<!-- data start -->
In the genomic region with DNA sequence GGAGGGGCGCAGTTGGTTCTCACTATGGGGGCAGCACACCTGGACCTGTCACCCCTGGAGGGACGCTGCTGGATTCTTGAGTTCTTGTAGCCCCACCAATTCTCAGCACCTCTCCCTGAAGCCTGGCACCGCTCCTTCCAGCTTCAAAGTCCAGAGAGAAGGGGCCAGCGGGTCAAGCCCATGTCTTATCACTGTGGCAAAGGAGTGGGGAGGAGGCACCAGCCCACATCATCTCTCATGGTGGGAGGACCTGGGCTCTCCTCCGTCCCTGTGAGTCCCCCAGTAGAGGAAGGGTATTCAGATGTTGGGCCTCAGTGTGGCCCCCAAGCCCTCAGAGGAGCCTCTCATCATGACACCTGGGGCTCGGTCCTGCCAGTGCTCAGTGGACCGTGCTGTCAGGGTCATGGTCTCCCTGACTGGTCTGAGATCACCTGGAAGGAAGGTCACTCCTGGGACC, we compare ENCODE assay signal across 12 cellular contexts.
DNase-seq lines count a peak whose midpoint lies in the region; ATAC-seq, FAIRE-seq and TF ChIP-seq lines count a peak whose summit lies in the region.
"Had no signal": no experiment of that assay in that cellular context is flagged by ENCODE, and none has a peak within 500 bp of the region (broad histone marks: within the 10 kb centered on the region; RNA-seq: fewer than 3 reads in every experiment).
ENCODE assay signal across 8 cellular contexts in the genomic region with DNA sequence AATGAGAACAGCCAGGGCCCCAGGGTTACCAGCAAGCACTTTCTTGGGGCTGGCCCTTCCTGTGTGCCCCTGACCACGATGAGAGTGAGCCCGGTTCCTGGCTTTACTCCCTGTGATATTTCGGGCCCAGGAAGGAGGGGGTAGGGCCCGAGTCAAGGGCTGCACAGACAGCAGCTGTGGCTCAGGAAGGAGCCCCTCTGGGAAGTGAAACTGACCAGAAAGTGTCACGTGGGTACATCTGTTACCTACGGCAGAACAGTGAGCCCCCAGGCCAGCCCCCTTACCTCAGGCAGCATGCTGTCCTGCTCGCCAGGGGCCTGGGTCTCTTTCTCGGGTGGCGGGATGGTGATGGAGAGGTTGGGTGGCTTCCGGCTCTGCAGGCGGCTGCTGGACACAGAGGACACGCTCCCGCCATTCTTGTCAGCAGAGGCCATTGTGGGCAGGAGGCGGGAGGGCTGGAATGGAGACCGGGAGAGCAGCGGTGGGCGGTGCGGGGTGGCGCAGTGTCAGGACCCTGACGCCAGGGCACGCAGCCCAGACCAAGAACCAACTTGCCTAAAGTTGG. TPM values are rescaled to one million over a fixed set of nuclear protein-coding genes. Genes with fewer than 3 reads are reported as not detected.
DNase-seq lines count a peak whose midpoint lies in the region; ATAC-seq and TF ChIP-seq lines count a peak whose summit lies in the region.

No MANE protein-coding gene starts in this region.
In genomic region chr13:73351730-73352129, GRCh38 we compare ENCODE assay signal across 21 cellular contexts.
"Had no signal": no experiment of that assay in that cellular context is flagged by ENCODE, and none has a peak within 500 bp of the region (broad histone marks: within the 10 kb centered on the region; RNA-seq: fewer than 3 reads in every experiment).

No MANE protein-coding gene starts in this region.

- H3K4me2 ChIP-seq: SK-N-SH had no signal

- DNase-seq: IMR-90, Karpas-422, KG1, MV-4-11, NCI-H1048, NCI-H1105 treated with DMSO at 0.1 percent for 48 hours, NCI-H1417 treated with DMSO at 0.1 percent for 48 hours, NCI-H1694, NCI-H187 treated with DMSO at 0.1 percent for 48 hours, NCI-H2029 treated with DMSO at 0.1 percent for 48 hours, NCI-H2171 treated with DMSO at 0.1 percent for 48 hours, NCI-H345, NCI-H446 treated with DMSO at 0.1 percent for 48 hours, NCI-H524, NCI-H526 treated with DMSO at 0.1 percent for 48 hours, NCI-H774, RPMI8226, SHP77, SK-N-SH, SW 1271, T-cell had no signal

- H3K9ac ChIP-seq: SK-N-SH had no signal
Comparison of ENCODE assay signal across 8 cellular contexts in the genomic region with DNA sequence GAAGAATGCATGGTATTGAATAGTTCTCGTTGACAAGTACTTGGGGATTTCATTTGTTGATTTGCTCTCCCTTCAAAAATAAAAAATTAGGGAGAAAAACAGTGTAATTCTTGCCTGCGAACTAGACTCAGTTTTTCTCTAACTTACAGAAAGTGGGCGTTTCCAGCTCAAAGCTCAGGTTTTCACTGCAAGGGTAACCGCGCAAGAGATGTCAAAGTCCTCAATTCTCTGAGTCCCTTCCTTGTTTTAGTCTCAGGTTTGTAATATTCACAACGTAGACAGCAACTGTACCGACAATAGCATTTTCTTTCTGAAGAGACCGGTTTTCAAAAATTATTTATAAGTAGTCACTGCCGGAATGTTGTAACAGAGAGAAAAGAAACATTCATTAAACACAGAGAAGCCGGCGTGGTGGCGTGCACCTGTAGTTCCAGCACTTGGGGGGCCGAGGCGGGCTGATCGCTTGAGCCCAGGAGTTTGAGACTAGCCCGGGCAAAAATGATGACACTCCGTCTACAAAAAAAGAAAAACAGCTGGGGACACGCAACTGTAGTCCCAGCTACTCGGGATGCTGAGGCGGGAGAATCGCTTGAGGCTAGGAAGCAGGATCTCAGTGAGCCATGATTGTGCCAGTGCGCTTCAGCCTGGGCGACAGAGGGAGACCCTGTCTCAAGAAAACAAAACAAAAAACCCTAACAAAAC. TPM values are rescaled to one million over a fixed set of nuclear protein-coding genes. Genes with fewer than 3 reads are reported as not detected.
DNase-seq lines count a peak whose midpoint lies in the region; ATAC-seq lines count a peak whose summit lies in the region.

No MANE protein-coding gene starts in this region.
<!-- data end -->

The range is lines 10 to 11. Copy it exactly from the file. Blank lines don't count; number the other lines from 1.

- H3K4me2 ChIP-seq: SK-N-SH had no signal

- DNase-seq: IMR-90, Karpas-422, KG1, MV-4-11, NCI-H1048, NCI-H1105 treated with DMSO at 0.1 percent for 48 hours, NCI-H1417 treated with DMSO at 0.1 percent for 48 hours, NCI-H1694, NCI-H187 treated with DMSO at 0.1 percent for 48 hours, NCI-H2029 treated with DMSO at 0.1 percent for 48 hours, NCI-H2171 treated with DMSO at 0.1 percent for 48 hours, NCI-H345, NCI-H446 treated with DMSO at 0.1 percent for 48 hours, NCI-H524, NCI-H526 treated with DMSO at 0.1 percent for 48 hours, NCI-H774, RPMI8226, SHP77, SK-N-SH, SW 1271, T-cell had no signal